Royalco has since forged a contract to transfer its Royalco's exploration project to Vale Exploration Philippines Inc., a subsidiary of the world's second largest multi national mining company. Vale Exploration would continue the ongoing exploration in Gambang.

URLs in this post:


[2] Nickel Asia Corporation:

[3] ban open-pit mining:

[4] Bayan Muna Rep. Teddy Casino:

[5] Mining Act of 1995:

[6] mining-affected indigenous communities:

[7] congressional inquiry:,+Benguet&cd=1&hl=tl&ct=clnk&gl=ph&client=firefox-a&

[8] Royalco Mining Corporation:

Battle on paradise Philippine island

By Karl Malakunas


7 March 2011

PUERTO PRINCESA, Philippines - For tourists the Philippine island of Palawan seems like paradise, but for environment activists it feels more akin to a battlefield.

Murders and threats on what is promoted as the Southeast Asian nation's last ecological frontier are emblematic of a struggle across the country, where dozens of environment campaigners have been killed over the past decade.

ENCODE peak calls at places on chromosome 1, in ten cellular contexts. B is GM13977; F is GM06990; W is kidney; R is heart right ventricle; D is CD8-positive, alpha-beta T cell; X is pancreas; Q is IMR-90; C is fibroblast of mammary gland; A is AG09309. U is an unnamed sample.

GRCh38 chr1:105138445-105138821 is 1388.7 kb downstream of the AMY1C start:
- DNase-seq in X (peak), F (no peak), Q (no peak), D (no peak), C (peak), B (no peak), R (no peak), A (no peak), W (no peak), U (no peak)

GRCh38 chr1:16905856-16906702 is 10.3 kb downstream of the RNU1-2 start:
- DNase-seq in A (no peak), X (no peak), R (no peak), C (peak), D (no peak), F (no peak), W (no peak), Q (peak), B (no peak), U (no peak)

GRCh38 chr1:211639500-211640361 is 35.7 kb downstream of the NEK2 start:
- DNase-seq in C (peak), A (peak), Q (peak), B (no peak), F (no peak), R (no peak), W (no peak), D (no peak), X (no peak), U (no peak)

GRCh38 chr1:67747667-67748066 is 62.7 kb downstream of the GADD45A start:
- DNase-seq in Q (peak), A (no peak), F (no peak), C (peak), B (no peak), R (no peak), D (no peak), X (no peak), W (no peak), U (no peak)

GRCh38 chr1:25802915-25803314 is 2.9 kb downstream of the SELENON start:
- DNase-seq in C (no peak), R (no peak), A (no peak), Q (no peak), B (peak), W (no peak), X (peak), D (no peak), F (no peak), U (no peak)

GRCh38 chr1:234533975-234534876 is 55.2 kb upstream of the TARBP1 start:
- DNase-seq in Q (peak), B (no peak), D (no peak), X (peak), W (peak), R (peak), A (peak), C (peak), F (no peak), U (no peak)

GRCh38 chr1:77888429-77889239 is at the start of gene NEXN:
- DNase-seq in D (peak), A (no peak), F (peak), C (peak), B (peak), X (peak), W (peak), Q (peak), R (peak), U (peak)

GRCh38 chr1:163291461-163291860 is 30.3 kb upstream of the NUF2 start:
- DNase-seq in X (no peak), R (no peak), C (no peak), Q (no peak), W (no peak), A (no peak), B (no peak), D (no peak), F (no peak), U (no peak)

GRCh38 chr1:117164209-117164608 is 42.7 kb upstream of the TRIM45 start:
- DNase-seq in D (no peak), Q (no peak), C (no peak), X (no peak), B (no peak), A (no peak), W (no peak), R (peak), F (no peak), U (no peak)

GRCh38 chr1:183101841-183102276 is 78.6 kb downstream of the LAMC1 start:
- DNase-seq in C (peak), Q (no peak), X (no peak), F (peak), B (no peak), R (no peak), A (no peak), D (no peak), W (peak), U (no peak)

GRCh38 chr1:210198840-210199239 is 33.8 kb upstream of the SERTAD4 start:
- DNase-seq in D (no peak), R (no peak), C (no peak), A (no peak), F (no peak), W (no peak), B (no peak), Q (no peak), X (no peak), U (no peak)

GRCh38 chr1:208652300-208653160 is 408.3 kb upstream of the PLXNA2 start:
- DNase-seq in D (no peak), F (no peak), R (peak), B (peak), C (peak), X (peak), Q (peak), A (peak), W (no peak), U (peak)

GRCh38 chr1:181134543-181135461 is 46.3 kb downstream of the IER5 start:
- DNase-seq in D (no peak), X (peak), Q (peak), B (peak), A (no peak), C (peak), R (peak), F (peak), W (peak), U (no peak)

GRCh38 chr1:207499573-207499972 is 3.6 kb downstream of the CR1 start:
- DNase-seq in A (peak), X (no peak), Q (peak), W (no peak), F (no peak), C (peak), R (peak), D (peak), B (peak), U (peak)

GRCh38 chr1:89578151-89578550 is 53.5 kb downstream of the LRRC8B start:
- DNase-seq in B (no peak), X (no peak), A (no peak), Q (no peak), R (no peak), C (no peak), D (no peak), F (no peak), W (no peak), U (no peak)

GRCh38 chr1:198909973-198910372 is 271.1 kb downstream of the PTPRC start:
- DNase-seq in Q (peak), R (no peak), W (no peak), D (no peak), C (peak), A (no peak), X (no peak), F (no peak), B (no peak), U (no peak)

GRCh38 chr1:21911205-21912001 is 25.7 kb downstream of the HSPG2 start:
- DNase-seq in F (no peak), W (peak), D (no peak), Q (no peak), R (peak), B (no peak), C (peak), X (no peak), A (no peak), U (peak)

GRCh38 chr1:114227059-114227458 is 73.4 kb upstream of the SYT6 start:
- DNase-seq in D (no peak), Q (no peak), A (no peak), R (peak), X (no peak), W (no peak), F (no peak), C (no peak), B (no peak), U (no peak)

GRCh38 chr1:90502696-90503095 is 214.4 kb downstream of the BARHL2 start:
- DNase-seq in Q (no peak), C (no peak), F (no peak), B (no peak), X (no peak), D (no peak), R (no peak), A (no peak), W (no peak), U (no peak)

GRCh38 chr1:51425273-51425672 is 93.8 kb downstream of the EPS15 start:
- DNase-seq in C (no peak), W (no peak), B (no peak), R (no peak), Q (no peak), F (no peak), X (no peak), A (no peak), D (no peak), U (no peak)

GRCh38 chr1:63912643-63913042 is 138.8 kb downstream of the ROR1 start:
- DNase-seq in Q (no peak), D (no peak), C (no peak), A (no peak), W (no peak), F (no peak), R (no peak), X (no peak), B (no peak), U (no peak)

Father-of-five "Doc" Gerry Ortega became the latest casualty in late January when a hitman shot him in the head while browsing in a second-hand clothes shop along one of the main roads of Palawan's capital city, Puerto Princesa.

"He received a lot of death threats," Ortega's wife, Patty, 48, told AFP in an interview at a cafe just a few hundred metres from where he was killed.

The murdered Ortega, 47, a veterinarian, made many enemies via a daily radio morning show he hosted in which he lambasted politicians whom he accused of being corrupt and allowing the island's natural resources to be pillaged.

"He was a very passionate man, passionate about the environment," his widow said.